US 20060195501 A1 Abstract A method combines, within a system for noise measurement, subroutines for the measurement, identification and removal of sinusoidal interference signals (A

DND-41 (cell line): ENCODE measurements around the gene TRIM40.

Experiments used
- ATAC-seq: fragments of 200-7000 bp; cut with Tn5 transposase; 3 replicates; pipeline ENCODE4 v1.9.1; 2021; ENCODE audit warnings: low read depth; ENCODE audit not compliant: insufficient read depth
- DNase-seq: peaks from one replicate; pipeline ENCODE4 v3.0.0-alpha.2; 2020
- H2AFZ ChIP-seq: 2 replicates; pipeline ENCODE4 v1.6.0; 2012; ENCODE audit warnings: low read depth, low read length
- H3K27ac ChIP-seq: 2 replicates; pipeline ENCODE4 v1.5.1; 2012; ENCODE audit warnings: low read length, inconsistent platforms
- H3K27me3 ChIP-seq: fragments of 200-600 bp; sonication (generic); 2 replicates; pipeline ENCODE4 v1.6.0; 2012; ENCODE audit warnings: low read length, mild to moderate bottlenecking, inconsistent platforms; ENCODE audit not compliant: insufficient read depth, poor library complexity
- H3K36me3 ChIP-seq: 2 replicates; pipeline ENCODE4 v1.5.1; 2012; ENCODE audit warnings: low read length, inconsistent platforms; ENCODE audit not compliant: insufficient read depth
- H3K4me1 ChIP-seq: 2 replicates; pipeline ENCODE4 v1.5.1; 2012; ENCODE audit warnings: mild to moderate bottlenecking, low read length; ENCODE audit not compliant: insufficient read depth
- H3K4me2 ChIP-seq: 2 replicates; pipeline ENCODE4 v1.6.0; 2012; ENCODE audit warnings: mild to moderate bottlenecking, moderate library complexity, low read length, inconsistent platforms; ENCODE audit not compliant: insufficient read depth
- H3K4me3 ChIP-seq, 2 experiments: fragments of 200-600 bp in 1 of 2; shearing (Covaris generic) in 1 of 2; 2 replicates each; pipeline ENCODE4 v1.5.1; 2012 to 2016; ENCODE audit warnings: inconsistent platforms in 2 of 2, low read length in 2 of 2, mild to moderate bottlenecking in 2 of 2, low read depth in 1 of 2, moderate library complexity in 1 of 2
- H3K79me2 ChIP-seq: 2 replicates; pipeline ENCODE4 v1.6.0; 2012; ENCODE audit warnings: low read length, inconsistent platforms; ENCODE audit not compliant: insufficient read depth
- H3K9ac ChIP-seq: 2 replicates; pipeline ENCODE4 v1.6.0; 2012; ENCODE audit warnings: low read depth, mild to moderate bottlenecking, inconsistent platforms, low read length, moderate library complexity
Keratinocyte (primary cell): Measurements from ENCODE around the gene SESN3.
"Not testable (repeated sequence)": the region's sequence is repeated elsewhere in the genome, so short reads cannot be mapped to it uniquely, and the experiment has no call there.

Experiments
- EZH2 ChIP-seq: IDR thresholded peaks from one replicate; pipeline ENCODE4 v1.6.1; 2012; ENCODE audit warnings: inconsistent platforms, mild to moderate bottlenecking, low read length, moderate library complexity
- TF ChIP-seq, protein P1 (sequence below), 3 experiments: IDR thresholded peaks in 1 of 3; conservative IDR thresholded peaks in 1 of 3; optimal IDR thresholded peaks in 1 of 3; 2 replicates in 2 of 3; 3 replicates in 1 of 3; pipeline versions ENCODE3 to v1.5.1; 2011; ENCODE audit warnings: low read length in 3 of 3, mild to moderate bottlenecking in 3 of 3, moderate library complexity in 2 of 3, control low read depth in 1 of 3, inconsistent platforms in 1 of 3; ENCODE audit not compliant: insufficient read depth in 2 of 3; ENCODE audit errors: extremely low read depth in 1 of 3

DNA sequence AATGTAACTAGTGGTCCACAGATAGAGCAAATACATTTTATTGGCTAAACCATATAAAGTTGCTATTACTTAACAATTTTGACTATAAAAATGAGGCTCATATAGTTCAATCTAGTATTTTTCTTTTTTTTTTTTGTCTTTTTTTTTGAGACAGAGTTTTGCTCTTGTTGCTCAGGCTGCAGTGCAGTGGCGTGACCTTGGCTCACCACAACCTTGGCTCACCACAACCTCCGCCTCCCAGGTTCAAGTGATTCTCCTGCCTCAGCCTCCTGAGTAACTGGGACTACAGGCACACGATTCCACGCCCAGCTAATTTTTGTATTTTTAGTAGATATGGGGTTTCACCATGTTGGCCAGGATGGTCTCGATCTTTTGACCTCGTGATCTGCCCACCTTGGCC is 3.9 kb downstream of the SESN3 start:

_{k}·e^{j(ω} ^{ k } ^{t+φ} ^{ k } ^{)}, A_{k}·e^{j(μ·ω} ^{ k } ^{Δt+φ} ^{ k } ^{)}) in a noise signal (w(t), w(ν·Δt)). In this context, the procedural stage (S10, S110, S220) of splitting the frequency range (ν) to be measured into several frequency bands (ν) via an FFT filter bank (1) and the procedural stage (S20, S120, S230) of determining autocorrelation matrices ({circumflex over (R)}_{ν}) respectively associated with the frequency bands (ν) are implemented jointly for the respectively selected subroutines of measurement, identification and removal of sinusoidal interference signals (A_{k}·e^{j(ω} ^{ k } ^{t+φ} ^{ k } ^{)}, A_{k}·e^{j(μ·ω} ^{ k } ^{Δt+φ} ^{ k } ^{)}) in a noise signal (w(t), w(ν·Δt)). The parameters of the autocorrelation matrices ({circumflex over (R)}_{ν}) are adjusted in a variable manner dependent upon the respectively selected subroutine(s) and upon the required result quality. Claims(10) 1. Method with subroutines for the measurement, identification and removal of sinusoidal interference signals (A_{k}·e^{j(ω} ^{ k } ^{t+φ} ^{ k } ^{)}, A_{k}·e^{j(μ·ω} ^{ k } ^{Δt+φ} ^{ k } ^{)}) in a noise signal (w(t), w(μ·Δt)), which can be combined in a system for noise measurement, wherein the procedural stage (S10, S110, S220) of splitting of the frequency range (ν) to be measured into several frequency bands (ν) via an FFT filter bank (1) and the procedural stage (S20, S120, S230) of determining autocorrelation matrices ({circumflex over (R)}_{ν}) respectively associated with the frequency bands (ν) is implemented in a combined manner for the respectively selected subroutines of measurement, identification and removal of sinusoidal interference signals (A_{k}·e^{j(ω} ^{ k } ^{t+φ} ^{ k } ^{)}, A_{k}·e^{j(μ·ω} ^{ k } ^{Δt+φ} ^{ k } ^{)}) in a noise signal (w(t), w(μ·Δt)), and wherein the parameters of the autocorrelation matrices ({circumflex over (R)}_{ν}) are adjusted in a variable manner dependent upon the respectively selected subroutine(s) and upon the required quality of the result. 2. Method according to _{ν}) are the number of averagings (N_{avg}) and the matrix dimension (M) of the autocorrelation matrices ({circumflex over (R)}_{ν}). 3. Method according to _{ν}) takes place online within the framework of a re-initialisation of the autocorrelation matrices ({circumflex over (R)}_{ν}). 4. Method according to _{ν}) is equal to the value 1, if only the subroutine for the measurement of sinusoidal interference signals (A_{k}·e^{j(ω} ^{ k } ^{t+φ} ^{ k } ^{)}, A_{k}·e^{j(μ·ω} ^{ k } ^{Δt+φ} ^{ k } ^{)}) in a noise signal (w(t), w(μ·Δt)) is implemented. 5. Method according to _{ν}) is at least the maximum expected number (P_{max}) of sinusoidal interference signals (A_{k}·e^{j(ω} ^{ k } ^{t+φ} ^{ k } ^{)}, A_{k}·e^{j(μ·ω} ^{ k } ^{Δt+φ} ^{ k } ^{)}) in the respective frequency band (ν) with the addition of the value 2, if only the subroutines for the measurement and identification of the sinusoidal interference signals (A_{k}·e^{j(ω} ^{ k } ^{t+φ} ^{ k } ^{)}, A_{k}·e^{j(μ·ω} ^{ k } ^{Δt+φ} ^{ k } ^{)}) in a noise signal (w(t), w(μ·Δt)) are implemented. 6. Method according to _{ν}) is at least the identified number (P_{max}) of sinusoidal interference signals (A_{k}·e^{j(ω} ^{ k } ^{t+φ} ^{ k } ^{)}, A_{k}·e^{j(μ·ω} ^{ k } ^{Δt+φ} ^{ k } ^{)}) in the respective frequency band (ν) with the addition of the value 1, if only the subroutines for the measurement and removal of the sinusoidal interference signals (A_{k}·e^{j(ω} ^{ k } ^{t+φ} ^{ k } ^{)}, A_{k}·e^{j(μ·ω} ^{ k } ^{Δt+φ} ^{ k } ^{)}) in a noise signal (w(t), w(μ·Δt)) are implemented. 7. Method according to _{ν}) is at least the maximum expected number (P_{max}) of sinusoidal interference signals (A_{k}·e^{j(ω} ^{ k } ^{t+φ} ^{ k } ^{)}, A_{k}·e^{j(μ·ω} ^{ k } ^{Δt+φ} ^{ k } ^{)}) in the respective frequency band (ν) with the addition of the value 2, if the subroutines for the measurement, identification and removal of the sinusoidal interference signals (A_{k}·e^{j(ω} ^{ k } ^{t+φ} ^{ k } ^{)}, A_{k}·e^{j(μ·ω} ^{ k } ^{Δt+φ} ^{ k } ^{)}) in a noise signal (w(t), w(μ·Δt)) are implemented at the same time. 8. Method according to _{avg}) is increased in order to improve the result quality. 9. System for noise measurement with the combinable subroutines for the measurement, identification and removal of sinusoidal interference signals (A_{k}·e^{j(ω} ^{ k } ^{t+φ} ^{ k } ^{)}, A_{k}·e^{j(μ·ω} ^{ k } ^{Δt+φ} ^{ k } ^{)}) in a noise signal (w(t), w(μ·Δt)) with an FFT filter bank (1) for splitting a frequency range to be measured into several frequency bands (ν), which is shared for each subroutine, and respectively a unit (5 _{1}, 5 _{2}, . . . , 5 _{NFFT}) for the calculation of an autocorrelation matrix ({circumflex over (R)}_{ν}) associated with the each frequency band (ν), which is shared for each subroutine and of which the parameters can be adjusted dependent upon the required subroutine(s) and attainable quality of the result. 10. System for noise measurement according to _{ν}) are the number of averagings (N_{avg}) and the matrix dimension (M) of the respective autocorrelation matrix ({circumflex over (R)}_{ν}).Description The invention relates to a method and a system for noise measurement with combinable subroutines for the measurement, identification and removal of sinusoidal interference signals in a noise signal. As illustrated in These spectral lines associated with sinusoidal interference signals can be disturbing, for example, in the measurement of phase noise and must therefore be identified and removed as well as possible from the noise measuring curve. However, in some applications, it is also important just to measure the frequencies and power levels of the sinusoidal interference signals as accurately as possible or to compare them with known frequencies and power levels of sinusoidal, reference interference signals within the framework of a reference measurement. In the context of a high-precision spectral analysis of a measured signal, it is therefore desirable to identify the individual spectral lines associated with the sinusoidal interference signals from the other spectral components of the measured signal, to measure the frequencies and power level of the identified spectral lines and, if required, for example, in the case of a noise measurement, to remove the identified spectral lines from the measured spectrum completely. According to the prior art, graphic methods are used for the identification of sinusoidal interference signals in a noise signal. In one graphic method, as shown in The identification of spectral lines associated with sinusoidal interference signals in a noise spectrum requires a high-resolution Fourier Transform. Spectral lines disposed close together cannot be identified separately from one another using graphic means. The use of a constant threshold-value line is not appropriate in the case of a phase-noise curve, which provides a monotonously descending course. Consequently, a threshold-value line must be used, which provides a course, which is constant only in very small regions, or a course which is complementary to the phase noise curve. In such a case, measuring the position of spectral lines is disadvantageously still only possible in a heuristic manner. A further disadvantage of the graphic method is the fact that, because of the interpolation of the noise curve, the precise information about the noise curve in the region of the identified spectral lines is lost. Furthermore, with numerous spectral lines in the noise curve, the graphic imprint of the spectrum curve is destroyed as a result of the numerous interpolations. Finally, the graphic method disadvantageously also does not allow a separation between the individual subroutines of measurement, identification, nor does it therefore allow a selection of one or more of these subroutines dependent upon the respective requirements of the measuring task. The invention is therefore based upon the object of providing a method and a system for the identification and/or removal of sinusoidal interference signals in a noise signal, which is based upon an efficient numerical method using a Fast Fourier Transform with a practicable frequency resolution and which allows a selection of one or more of the subroutines for noise measurement, identification and removal dependent upon the measurement task. The object of the invention is achieved by a method with the subroutines, which can be combined in a system for noise measurement, for the measurement, identification and removal of sinusoidal interference signals in a noise signal according to claim With the subroutine according to the invention for the identification of sinusoidal interference signals in a noise signal, the entire frequency range of the noise signal to be measured is subdivided via a Fast Fourier Transform filter bank into several frequency bands, in which the respective noise signal is approximately white and additionally contains only a limited, comparatively small number of spectral lines associated with sinusoidal interference signals. Accordingly, the conditions are fulfilled for a determination of the frequencies and power levels of the sinusoidal interference signals, using a method for eigenvalue analysis of autocorrelation matrices, which are obtained from the measured signal comprising the noise signal and superimposed sinusoidal interference signals. In this context, the eigenvalues for the autocorrelation matrix obtained for each frequency band are analysed respectively into the eigenvalues associated with the noise components and the eigenvalues associated with the signal components. The eigenvalues associated with the noise components are the respectively lowest eigenvalues and provide a significant value-difference relative to the eigenvalues associated with the signal components. Using the eigenvectors associated with the noise eigenvalues, an estimation function is formed, of which the maxima represent the power levels for the sought sinusoidal interference signals associated with the respective frequencies. By way of example, the estimation function based upon the MUSIC (Multiple Signal Classification) method can be used as the estimation function. However, other frequency-estimation methods based upon the analysis of eigenvalues of autocorrelation matrices can also be used as an alternative. A Fast Fourier Transform filter bank is used to generate frequency bands with a frequency bandwidth, in which the noise signal can be assumed to be white. On the basis of the windowing of the Fast Fourier Transform filter bank, which is realised, for example, via a Chebyshev filter, the spectral lines of sinusoidal interference signals appear not only in one frequency band, but also in several adjacent frequency bands on the left and the right. These additional spectral lines are undesirable; they must be identified as such and must therefore be taken into consideration in the identification and removal of the spectral lines. On the basis of the window function, the spectral lines of sinusoidal interference signals extend over several frequency bands. With a scaling according to the invention of the frequency difference of each of these spectral lines generated from the window function in the respective frequency band to the mid-frequency of the respective frequency band with the bin width of the respective FFT used, it is comparatively simple, by deconvolution according to the invention, to re-combine the power levels determined via the estimation function and associated with the individual interference spectral lines, which are distributed over several frequency bands. If two or more sinusoidal interference signals have a frequency, which is disposed respectively in two or more adjacent frequency bands, and at the same time, have the same scaled frequency on the basis of their frequency position relative to the mid-frequency of the respective frequency band, and accordingly come to be disposed at the same frequencies over several adjacent frequency bands, the power levels of the spectral lines associated with the individual sinusoidal interference signals can be separated according to the invention by means of a deconvolution. As an important condition for the use of the Welch method associated with the prior art, the individual FFTs of the Fast Fourier Transform filter bank according to the invention are provided with a mutual time offset in the time domain. With the subroutine according to the invention for the removal of sinusoidal interference signals from a noise signal, in exactly the same manner as in the subroutine for the identification of sinusoidal interference signals in a noise signal, the entire frequency range of the measured signal is divided into several frequency bands by means of a Fast Fourier Transform filter bank. The frequencies of the sinusoidal interference signals, which are determined either through the subroutine according to the invention for the identification of sinusoidal interference signals in a noise signal described above or which are specified by the user, are assigned to the individual frequency bands. In this context, it is also taken into consideration that, spectral lines from a sinusoidal interference signal occur not only in a single frequency band, but in several adjacent frequency bands as a result of the windowing of the FFT. Starting from the number of spectral lines to be removed per frequency band, the noise power of the respective frequency band is determined according to the invention from a given number of lowest eigenvalues of an autocorrelation matrix associated with the respective frequency band. The number of lowest eigenvalues of the autocorrelation matrix associated with the respective frequency band, which are associated with the individual noise components of the measured signal comprising the noise signal and the sinusoidal interference signals, is determined, respectively via an analysis of all eigenvalues of the autocorrelation matrix associated with the respective frequency band, in that all of the eigenvalues associated with the respective noise components are minimal and provide a significant value difference relative to the signal components—the sinusoidal interference signals. With a specified number of interference-signal spectral lines to be removed, the number of eigenvalues associated with the noise signal can, according to the invention, also be determined from the matrix dimension minus the specified number of interference-signal spectral lines to be removed. The spectrum of the noise signal after the removal of the sinusoidal interference signals is derived according to the invention from the combination of all of the noise spectra associated with the individual frequency bands. Since the two subroutines for the identification and removal of sinusoidal interference signals in a noise signal respectively contain the procedural stages of splitting the frequency range via an FFT filter bank into several frequency bands and determining the autocorrelation matrices associated with the respective frequency bands, and, as will be shown in greater detail below, the subroutine for noise measurement can also be realised via these two procedural stages, these two procedural stages according to the invention are implemented jointly for all three subroutines. In this context, it must be taken into consideration that the matrix dimension of the autocorrelation matrices is of a different size for each of the three subroutines. Accordingly, in a first embodiment of the method and the system according to the invention for noise measurement with the combinable subroutines for the measurement, identification and removal of sinusoidal interference signals in a noise signal, the respective maximum matrix dimension is used for each of the autocorrelation matrices. In this embodiment, the computational cost does, in fact, represent a maximum, however, evaluation data are available for processing at all times for all three subroutines without interruption. In a second embodiment of the method and the system according to the invention, in the normal operating mode, the autocorrelation matrix is calculated with the minimum matrix dimension—the matrix dimension required for noise measurement at the level of the value 1—and, in the case of an implementation of the subroutine for identification or removal, the respective autocorrelation matrix is re-initialised with the matrix dimension required for the respective subroutine for identification or removal. Accordingly, in the case of the second embodiment, each subroutine is implemented at its respectively maximum rate; however, in the subroutine for identification or removal, it is not possible to access the evaluation data from before the time of initialisation, because of the re-initialisation of the autocorrelation matrix. Alongside the parameter of the matrix dimension for the respective autocorrelation matrices, the parameter of the number of averagings can also be varied according to the invention within the framework of a re-initialisation of the autocorrelation matrices. In the case of a large noise variance of the measured signal, sinusoidal interference signals, which are difficult to identify, can advantageously be identified in the noise spectrum with less ambiguity and greater security through an additional averaging up to the present time. The two embodiments of the method and system according to the invention for noise measurement with the combinable subroutines for the measurement, identification and removal of sinusoidal interference signals in a noise signal are explained in greater detail below with reference to the drawings. The drawings are as follows: Before describing the subroutine according to the invention for the detection of sinusoidal interference signals in a noise signal, the subroutine according to the invention for the removal of sinusoidal interference signals from a noise signal and the method according to the invention for noise measurement with the combinable subroutines according to the invention for the measurement, identification and removal of sinusoidal interference signals in a noise signal in greater detail with reference to According to the invention, the entire frequency range of the measured signal comprising the noise signal and sinusoidal interference signals is split into several frequency bands, in which the respective noise signal is approximately white and which each contain only a limited, comparatively small number of sinusoidal interference signals. The subdivision into several frequency bands takes place via a filter bank, which is realised in the form of a Fast Fourier Transform (FFT) according to An FFT filter bank After the windowing Finally, with the signals windowed and mixed down into the baseband, an undersampling In reality, the window transmission functions H The output signal x(μ·Δt·N If the time-discrete input signal x(μ·Δt) contains a sinusoidal interference signal with a frequency f If the frequency f As a result of the windowing, spectral lines of sinusoidal interference signals, of which the frequency f According to equation (4), the phases of the subsidiary spectral lines are constant, subject to the condition of a real and symmetrical (even) window function h A _{k}·δ(f−f _{k})*H _{Window}(f))=(A _{k} ·H _{Window}(f−f _{k}))= A _{k} =const. (4) By way of summary, the frequency-time diagram of the FFT filter bank in The individual Fast Fourier transformers FFT Additionally, the overlap in the case of a sinusoidal interference signal with a frequency f The overlapping of the individual FFT window of the FFT filter bank Only FFT results with a difference of ov or more are formed from non-overlapping FFT windows of the FFT filter bank If only an undersampling by the factor N An undersampling by the factor N According to equation (8), the scaled angular frequency ω The scaled angular frequency ω According to equation (9) the ideal autocorrelation matrix R, which provides, for example, the dimension M×M, is obtained from a non-oversampled output signal x ^{+} }mit (μ),x=[xx(μ−ov), . . . ,x(μ−M·ov)]^{T} (9) [mit=with] The autocorrelation matrix R is a square, positive and definite matrix, that is to say, its eigenvalues are real and positive. The eigenvectors, associated with the non-equal eigenvalues, are also orthogonal. As a result of the stochastic—noise-laden—character of the non-oversampled output signal x According to equation (11), the dimension M of the estimate ({circumflex over (R)} In the special case, in which the matrix dimension M similarly adopts the value 1, starting from equation (10), the Welch method, known from the prior art for the calculation of the noise spectrum in the case of time-overlapping FFTs, is derived according to equation (12) for the autocorrelation matrix ({circumflex over (R)} According to the MUSIC (Multiple Signal Classification) method, the M eigenvalues λ The eigenvalues of the autocorrelation matrix can be subdivided into two groups. The first group of the lowest eigenvalues, of which the number M−p is equal to the dimension M of autocorrelation matrix {circumflex over (R)} No deterministic method exists for separating all eigenvalues λ In the case of an ideal autocorrelation matrix R, the lowest eigenvalues λ In the case of a numerically-estimated autocorrelation matrix {circumflex over (R)} The variance σ of the noise eigenvalues according to equation (15) declines with an increasing averaging duration N The scaled angular frequencies ω With the pure MUSIC method, on the basis of the eigenvectors _{normk})=[1e ^{jω} ^{ normk } ,e ^{j2ω} ^{ normk } , . . . ,e ^{j(M−1)ω} ^{ normk }] (16) As shown in detail in Manon H. Hayes: “Statistical digital signal processing and modelling”, John Wiley & sons. Inc., 1996, page 451 to 469, each of the eigenvalues The calculation of the estimation function P In the case of the Root MUSIC Method, the Z-transform V The estimates for the total of p scaled angular frequencies ω The scaled angular frequencies ω The power levels P The Z-transform V The eigenvectors λ After the power level P The problem of frequency-band-wide superimposition is already known from the prior art in the context of the time overlap of several FFTs (overlapped FFT). The time overlap in this context serves to compensate the non-constant window-transmission function with regard to an approximately constant evaluation of all spectral values in the entire frequency range. According to the prior art, an estimation of the frequency spectrum generated through an FFT filter bank As shown in detail in Manon H. Hayes: “Statistical digital signal processing and modelling”, John Wiley & sons. Inc., 1996, page 415 to 420, the expected value E{Ŝ The variance of a frequency spectrum of this kind generated via the Welch method tends toward zero with an increasing averaging length. The above Welch method is used according to the invention, to achieve an unambiguous identification of main and subsidiary lines within one of the frequency bands ν, which can be assigned to several sinusoidal interference signals with frequencies in different frequency bands. The individual frequency bands are overlapped in the time domain for this purpose as shown in The expected value for a frequency spectrum of an FFT filter bank Since the frequency spectrum generated by the FFT filter bank For the frequencies f Accordingly, for every scaled angular frequency ω Accordingly, the power level P All spectral lines, of which the scaled angular frequencies ω The power levels P The number p(ν) of sinusoidal interference signals, the scaled frequencies ω For the determination presented below of the individual power levels P By taking into consideration the power levels P Starting from equation (27), the relationship between the power levels P The equation system ( _{MU} + (31) e The error vector ^{−1} · P _{MU} (32) Through the error vector The frequency f If only one sideband—in the case of a real measured signal x(t)—is evaluated, then the respectively-determined power-level value {circumflex over (P)} After all of the main lines and subsidiary lines, associated with all of the sinusoidal interference signals present in the noise signal have been identified, either a frequency and power level comparison of the identified sinusoidal interference signals can be carried out with reference interference signals in the framework of an evaluation, or, as described below, a removal according to the invention of the identified spectral lines associated with sinusoidal interference signals can be implemented. Alternatively, spectral lines, of which the frequencies are known, for example, in the case of the disturbance of the noise signal by system hum, can also be removed without the identification according to the invention described above using the method according to the invention for the removal of sinusoidal interference signals from a noise signal. The starting point is a list with frequencies f After determining the number L For every frequency f Following this, the number ν Starting from the determined number ν If the list with frequencies f When considering both sidebands or one respective sideband, the estimate {circumflex over (R)} According to equation (38), for the removal according to the invention of sinusoidal interference signals in a noise signal, the dimension M(ν) of the estimate {circumflex over (R)} In this manner, the dimension M(ν) of the estimate {circumflex over (R)} Moreover, the averaging lengths N The determination of the estimate {circumflex over (R)} Starting from the estimate {circumflex over (R)} If no spectral line is present within the frequency band ν−p(ν)=0—, then the noise-power spectrum Ŝ(ν) is derived from the averaging of the spur elements of the estimate {circumflex over (R)} This corresponds to the Welch method for spectral estimation known from the prior art. With at least one spectral line per frequency band ν−p(ν)>0—the total of M eigenvalues λ On the basis of the mathematical background described above, the subroutines for measurement of a noise-power spectrum, identification of sinusoidal interference signals in a noise signal and removal of sinusoidal interference signals from a noise signal and the method according to the invention for noise measurement with the combinable subroutines of measurement, identification and removal of sinusoidal interference signals in a noise signal are described below. The subroutine for the measurement of a noise-power spectrum according to In the next procedural stage S The subroutine according to the invention for the identification of the interference-signal spectral lines in a noise-power spectrum according to The next procedural stage S In the next procedural stage S In the next procedural stage S In the next procedural stage S In procedural stage S In the next procedural stage S The spectral lines respectively identified at a given scaled angular frequency Δω In procedural stage S In the next procedural stage S In the final procedural stage S In the following section, the subroutine according to the invention for the removal of sinusoidal interference signals from a noise signal according to In the first procedural stage S In the next procedural stage S In the next procedural stage S The next procedural stage S With reference to the number p(ν) of noise eigenvalues determined in procedural stage S In procedural stage S In the following section, the first embodiment of the method according to the invention for noise measurement with the combinable subroutines for the measurement, identification and removal of sinusoidal interference signals in a noise signal is described with reference to In the first embodiment of the method according to the invention for noise measurement with the combinable subroutines for the measurement, identification and removal of sinusoidal interference signals in a noise signal according to After the calculation of the noise-power spectrum with sinusoidal interferers in procedural stages S In the case of a high noise variance of the measured signal x(t) or x(ν·Δt) and accordingly a problematic identification of the sinusoidal interferers in the noise-power spectrum, in procedural stage S Finally, after the identification of the sinusoidal interferers in the noise-power spectrum according to procedural stages S After the removal of the sinusoidal interferers from the noise-power spectrum, the measurement of the noise-power spectrum is re-started cyclically in procedural stage S The following section describes the second embodiment of the method according to the invention for noise measurement with the combinable subroutines for the measurement, identification and removal of sinusoidal interference signals in a noise signal with reference to In the second embodiment of the method according to the invention for noise measurement with the combined subroutines for the measurement, identification and removal of sinusoidal interference signals in a noise signal with reference to In the first procedural stages S If the user of the noise measurement system intends to identify the occuring interference-signal spectral lines, the autocorrelation matrices {circumflex over (R)} If the identification of the sinusoidal interferers in the noise-power spectrum with the maximum matrix dimension M=P If the subroutine for the identification of sinusoidal interferers in a noise-power spectrum is not repeated—which is the normal case—the individual autocorrelation matrices {circumflex over (R)} Following the implementation of the subroutine for the identification of sinusoidal interferers in a noise-power spectrum, if the user intends to remove the identified sinusoidal interferers from the noise-power spectrum, the autocorrelation matrix {circumflex over (R)} The subroutine for the removal of the sinusoidal interferers in a noise-power spectrum is then implemented with the re-initialised autocorrelation matrices {circumflex over (R)} If the user does not wish to repeat the removal of identified sinusoidal interferers, the individual autocorrelation matrices {circumflex over (R)} The following section describes the system according to the invention for noise measurement with the combinable subroutines for the measurement, identification and removal of sinusoidal interference signals in a noise signal with reference to The continuous or time-discrete measured signal x(t) or x(ν·Δt) consists of a continuous or time-discrete noise signal w(t) or w(ν·Δt) and several continuous or time-discrete sinusoidal interference signals A The measured signals x(ν·ov·Δt), of which the respective frequency spectrum is bandpass-filtered with regard to a frequency band ν, are supplied at the total of N In a subsequent unit The subsequent units The subsequent units Finally, the power-level values P In a subsequent unit The power-level values {circumflex over (P)} After a determination of the frequencies f In order to remove the identified or specified spectral lines of sinusoidal interference signals, the eigenvalues λ The individual units Finally, the unit The determination of the estimated value {circumflex over (R)} The invention is not restricted to the embodiments presented. In particular, instead of the MUSIC method, other frequency estimation methods, which are based upon an eigenvalue analysis of autocorrelation matrices, such as the Pisareko method can also be used. Referenced by